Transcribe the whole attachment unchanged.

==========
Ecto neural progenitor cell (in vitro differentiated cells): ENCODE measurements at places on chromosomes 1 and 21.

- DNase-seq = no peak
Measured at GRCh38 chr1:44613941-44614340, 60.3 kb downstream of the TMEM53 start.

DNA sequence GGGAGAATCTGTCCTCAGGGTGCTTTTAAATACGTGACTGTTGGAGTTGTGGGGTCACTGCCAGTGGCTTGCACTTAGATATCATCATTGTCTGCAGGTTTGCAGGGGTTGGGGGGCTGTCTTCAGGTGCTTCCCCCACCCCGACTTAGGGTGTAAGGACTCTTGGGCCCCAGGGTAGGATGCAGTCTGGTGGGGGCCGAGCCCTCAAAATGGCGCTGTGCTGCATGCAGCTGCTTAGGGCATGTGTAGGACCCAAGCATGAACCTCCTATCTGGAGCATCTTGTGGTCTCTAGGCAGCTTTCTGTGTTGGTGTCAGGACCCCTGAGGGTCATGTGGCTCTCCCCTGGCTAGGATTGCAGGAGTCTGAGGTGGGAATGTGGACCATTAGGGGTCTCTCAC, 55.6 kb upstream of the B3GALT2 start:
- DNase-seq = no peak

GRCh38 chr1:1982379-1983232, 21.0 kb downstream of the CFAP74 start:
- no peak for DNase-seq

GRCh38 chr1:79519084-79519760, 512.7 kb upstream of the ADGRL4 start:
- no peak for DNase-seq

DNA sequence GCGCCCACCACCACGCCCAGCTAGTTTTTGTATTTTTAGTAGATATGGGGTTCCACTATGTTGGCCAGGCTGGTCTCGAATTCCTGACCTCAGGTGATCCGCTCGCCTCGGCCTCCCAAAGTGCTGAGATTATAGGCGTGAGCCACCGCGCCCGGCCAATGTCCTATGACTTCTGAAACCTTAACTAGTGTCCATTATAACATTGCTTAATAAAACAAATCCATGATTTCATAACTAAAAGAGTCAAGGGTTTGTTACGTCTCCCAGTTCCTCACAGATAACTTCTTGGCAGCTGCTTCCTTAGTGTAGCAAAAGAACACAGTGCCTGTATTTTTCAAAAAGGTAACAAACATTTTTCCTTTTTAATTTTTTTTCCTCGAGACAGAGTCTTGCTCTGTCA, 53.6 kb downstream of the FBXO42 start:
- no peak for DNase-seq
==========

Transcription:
Ecto neural progenitor cell (in vitro differentiated cells): ENCODE measurements at places on chromosomes 1 and 21.

- DNase-seq = no peak
Measured at GRCh38 chr1:44613941-44614340, 60.3 kb downstream of the TMEM53 start.

DNA sequence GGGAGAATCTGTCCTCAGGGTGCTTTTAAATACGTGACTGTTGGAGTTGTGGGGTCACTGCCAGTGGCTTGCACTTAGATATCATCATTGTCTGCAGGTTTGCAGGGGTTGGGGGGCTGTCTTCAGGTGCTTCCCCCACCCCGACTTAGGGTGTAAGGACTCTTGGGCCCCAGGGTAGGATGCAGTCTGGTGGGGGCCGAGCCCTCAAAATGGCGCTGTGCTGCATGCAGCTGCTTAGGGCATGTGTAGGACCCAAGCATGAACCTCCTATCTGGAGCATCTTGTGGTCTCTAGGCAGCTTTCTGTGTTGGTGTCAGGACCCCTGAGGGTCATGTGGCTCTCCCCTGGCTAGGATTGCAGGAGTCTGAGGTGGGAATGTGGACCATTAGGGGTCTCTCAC, 55.6 kb upstream of the B3GALT2 start:
- DNase-seq = no peak

GRCh38 chr1:1982379-1983232, 21.0 kb downstream of the CFAP74 start:
- no peak for DNase-seq

GRCh38 chr1:79519084-79519760, 512.7 kb upstream of the ADGRL4 start:
- no peak for DNase-seq

DNA sequence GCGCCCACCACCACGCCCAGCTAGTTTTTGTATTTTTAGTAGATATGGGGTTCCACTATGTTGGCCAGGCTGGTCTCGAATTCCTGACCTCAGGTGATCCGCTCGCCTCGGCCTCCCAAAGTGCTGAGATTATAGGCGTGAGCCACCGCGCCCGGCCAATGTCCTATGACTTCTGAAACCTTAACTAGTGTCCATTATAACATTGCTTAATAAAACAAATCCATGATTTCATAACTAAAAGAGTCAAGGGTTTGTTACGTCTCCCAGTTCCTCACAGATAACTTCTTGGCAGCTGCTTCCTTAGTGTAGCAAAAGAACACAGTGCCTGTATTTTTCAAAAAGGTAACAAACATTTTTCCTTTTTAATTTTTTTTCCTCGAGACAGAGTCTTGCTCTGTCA, 53.6 kb downstream of the FBXO42 start:
- no peak for DNase-seq